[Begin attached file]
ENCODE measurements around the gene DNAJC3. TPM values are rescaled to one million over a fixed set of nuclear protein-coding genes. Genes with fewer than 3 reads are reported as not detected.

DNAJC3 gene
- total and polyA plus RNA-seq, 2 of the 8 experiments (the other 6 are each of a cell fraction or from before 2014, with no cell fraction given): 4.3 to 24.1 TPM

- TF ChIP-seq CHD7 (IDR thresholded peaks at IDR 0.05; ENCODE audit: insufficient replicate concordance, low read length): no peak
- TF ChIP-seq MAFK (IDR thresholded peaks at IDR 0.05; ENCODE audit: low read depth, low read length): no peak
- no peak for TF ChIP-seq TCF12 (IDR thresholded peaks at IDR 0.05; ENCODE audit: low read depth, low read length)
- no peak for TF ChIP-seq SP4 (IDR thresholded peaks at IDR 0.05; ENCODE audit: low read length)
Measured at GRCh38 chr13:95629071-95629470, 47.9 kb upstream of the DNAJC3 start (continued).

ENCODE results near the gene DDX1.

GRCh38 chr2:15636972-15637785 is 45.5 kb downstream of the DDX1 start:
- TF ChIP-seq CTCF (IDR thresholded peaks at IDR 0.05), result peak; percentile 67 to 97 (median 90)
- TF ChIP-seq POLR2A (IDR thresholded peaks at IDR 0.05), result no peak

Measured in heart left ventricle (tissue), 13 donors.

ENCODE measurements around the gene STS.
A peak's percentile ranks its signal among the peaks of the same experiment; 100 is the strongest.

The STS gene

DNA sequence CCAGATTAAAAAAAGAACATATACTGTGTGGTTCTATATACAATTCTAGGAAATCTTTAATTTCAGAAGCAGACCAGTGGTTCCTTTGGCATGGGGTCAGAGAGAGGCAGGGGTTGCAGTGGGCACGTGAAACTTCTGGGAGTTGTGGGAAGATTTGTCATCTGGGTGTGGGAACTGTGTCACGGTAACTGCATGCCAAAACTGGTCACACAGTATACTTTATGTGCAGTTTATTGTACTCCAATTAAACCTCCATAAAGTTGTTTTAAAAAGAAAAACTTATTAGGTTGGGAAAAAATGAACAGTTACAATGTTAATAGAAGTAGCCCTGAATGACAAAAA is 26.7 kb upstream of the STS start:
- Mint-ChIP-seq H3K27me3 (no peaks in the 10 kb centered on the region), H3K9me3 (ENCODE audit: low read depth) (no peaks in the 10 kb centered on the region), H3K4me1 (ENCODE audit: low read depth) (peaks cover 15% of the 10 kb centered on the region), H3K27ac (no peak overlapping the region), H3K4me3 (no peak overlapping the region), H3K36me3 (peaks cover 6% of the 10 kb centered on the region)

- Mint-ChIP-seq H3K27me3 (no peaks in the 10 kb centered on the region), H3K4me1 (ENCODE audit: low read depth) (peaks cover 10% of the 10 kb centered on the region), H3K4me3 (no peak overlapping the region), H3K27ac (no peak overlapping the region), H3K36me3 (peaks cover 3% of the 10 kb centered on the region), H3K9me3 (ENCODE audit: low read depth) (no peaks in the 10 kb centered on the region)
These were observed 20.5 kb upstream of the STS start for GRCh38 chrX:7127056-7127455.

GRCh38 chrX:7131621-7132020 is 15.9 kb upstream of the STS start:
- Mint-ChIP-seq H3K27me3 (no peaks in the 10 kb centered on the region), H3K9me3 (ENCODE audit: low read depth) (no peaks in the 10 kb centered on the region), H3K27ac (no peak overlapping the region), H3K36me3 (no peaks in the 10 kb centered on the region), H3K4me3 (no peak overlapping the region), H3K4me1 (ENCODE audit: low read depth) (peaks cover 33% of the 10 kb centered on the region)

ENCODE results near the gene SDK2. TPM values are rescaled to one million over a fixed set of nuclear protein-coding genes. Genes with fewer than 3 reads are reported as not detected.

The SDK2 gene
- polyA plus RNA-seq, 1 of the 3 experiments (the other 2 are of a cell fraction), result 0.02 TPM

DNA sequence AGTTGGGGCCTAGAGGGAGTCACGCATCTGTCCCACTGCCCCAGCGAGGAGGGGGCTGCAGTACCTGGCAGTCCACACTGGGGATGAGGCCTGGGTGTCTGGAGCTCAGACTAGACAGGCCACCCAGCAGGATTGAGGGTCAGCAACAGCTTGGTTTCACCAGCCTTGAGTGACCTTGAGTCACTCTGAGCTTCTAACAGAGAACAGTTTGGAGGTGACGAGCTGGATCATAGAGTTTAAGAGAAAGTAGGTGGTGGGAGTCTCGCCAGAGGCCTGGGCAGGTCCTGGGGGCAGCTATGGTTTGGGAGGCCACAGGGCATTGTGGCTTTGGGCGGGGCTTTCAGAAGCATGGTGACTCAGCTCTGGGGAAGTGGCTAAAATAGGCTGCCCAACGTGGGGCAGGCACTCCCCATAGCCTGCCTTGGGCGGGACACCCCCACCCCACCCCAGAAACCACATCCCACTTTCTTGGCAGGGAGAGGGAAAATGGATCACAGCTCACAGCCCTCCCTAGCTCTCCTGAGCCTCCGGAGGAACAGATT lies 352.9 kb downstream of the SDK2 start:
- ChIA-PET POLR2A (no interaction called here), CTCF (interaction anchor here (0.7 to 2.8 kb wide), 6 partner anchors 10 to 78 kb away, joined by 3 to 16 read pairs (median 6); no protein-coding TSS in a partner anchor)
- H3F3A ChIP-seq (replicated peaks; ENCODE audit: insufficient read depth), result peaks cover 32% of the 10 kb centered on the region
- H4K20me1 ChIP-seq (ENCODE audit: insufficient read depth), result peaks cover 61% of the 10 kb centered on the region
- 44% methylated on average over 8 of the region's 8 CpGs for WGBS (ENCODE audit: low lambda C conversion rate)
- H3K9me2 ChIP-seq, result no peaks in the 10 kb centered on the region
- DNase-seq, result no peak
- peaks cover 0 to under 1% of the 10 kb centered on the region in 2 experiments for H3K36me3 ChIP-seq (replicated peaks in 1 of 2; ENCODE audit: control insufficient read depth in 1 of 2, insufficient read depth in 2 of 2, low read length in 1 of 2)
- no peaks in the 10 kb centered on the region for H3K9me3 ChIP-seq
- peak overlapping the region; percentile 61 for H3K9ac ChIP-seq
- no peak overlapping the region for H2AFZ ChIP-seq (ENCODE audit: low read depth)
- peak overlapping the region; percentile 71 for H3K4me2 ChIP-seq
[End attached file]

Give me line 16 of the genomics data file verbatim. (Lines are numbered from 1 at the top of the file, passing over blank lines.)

The STS gene